Association of Household Food Security Status with Mother/Caregiver-Child Pair’s Nutritional Status Using HFIAS and FCS
Celina Ann J. Navarro1*, Glen Melvin P. Gironella1, and Ma. Socorro E. Ignacio2
1Department of Science and Technology - Food and Nutrition Research Institute
2College of Public Health, University of the Philippines Manila
The main objective of the study was to determine the association of household food security status with mother/caregiver-child pair’s (MCCP) nutritional status using Household Food Insecurity Access Scale (HFIAS) and Food Consumption Score (FCS). MCCP’s nutritional status was categorized into two: household with chronic energy deficient (CED) mother/caregiver and/or at least one child who was stunted, and household without CED mother/caregiver and stunted child. Secondary data from the 2013 National Nutrition Survey conducted by DOST-FNRI was used for the study. Mothers/caregivers who were included in the study were non-pregnant aged 19 years and above, their children, and their household characteristics. Descriptive and analytical analysis via binomial logistic regression was done using Stata 12.1. Results showed that the HFIAS gave the highest estimated prevalence of food insecurity with 75.1% (95% CI: 73.9-76.3) while for FCS, it was 15.7% (95% CI: 14.7-16.8). The estimated proportion of households with CED mother/caregiver and/or at least one stunted child was 38.7% (95%CI: 37.5-39.9), while those households without CED mother/caregiver and stunted child was 61.3% (95% CI: 60.1-62.5). Significant associations were observed after adjusting for the confounding variables. For the HFIAS indicator, food insecure households were 1.28 (95% CI: 1.09-1.48) times more likely to have a mother/caregiver with CED and/or at least one stunted child than food secure households. Food insecure households classified by the FCS indicator had 22% (95% CI: 1.01-1.35) higher chance than food secure households to have a CED mother/caregiver and/or at least one stunted child. There was a significant association between household food insecurity and occurrence of undernutrition in a household. To improve the households’ nutritional status interventions that are both nutrition specific and nutrition sensitive should be implemented. More researches have to be done to identify the sensitivity and specificity of the household food security indicator in accurately identifying food insecure household.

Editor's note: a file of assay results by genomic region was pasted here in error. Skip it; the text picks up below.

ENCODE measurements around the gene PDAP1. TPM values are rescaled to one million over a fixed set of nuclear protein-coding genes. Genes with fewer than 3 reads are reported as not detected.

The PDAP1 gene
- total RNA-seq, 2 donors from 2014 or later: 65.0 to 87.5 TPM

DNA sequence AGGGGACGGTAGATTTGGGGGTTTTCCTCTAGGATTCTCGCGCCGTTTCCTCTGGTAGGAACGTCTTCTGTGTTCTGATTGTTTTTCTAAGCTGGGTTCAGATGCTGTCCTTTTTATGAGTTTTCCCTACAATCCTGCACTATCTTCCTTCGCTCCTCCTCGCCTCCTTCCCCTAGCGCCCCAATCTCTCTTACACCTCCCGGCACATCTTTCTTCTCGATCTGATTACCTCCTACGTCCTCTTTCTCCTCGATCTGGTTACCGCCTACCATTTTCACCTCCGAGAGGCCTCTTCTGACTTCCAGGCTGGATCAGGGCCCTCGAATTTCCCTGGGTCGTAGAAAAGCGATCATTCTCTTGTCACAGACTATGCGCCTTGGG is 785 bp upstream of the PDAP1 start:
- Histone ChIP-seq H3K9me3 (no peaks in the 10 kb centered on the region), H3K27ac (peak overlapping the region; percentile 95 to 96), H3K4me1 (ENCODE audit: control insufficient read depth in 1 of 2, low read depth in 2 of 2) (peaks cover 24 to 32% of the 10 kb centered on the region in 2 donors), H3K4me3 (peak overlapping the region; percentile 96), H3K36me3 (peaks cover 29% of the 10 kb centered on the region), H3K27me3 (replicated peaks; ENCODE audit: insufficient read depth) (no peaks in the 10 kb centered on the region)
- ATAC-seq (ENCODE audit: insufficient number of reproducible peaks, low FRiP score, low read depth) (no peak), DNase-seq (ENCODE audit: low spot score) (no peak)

Food security is defined as a situation that exists when all people, at all times, have physical, social, and economic access to sufficient safe and nutritious food that meets their dietary needs and food preferences for an active and healthy life (FAO 2006). Food security is not easily achieved by households and individuals because of poverty, inadequate food supply, climate change, and many other interacting factors (UNICEF 2009). It is one of the problems faced by the world today, including the Philippines. In 2013, only 34.1% of Filipino households were considered food secure based on the National Nutrition Survey conducted by Food and Nutrition Research Institute of the Department of Science and Technology (DOST-FNRI) (DOST-FNRI 2013b). . . . . . read more
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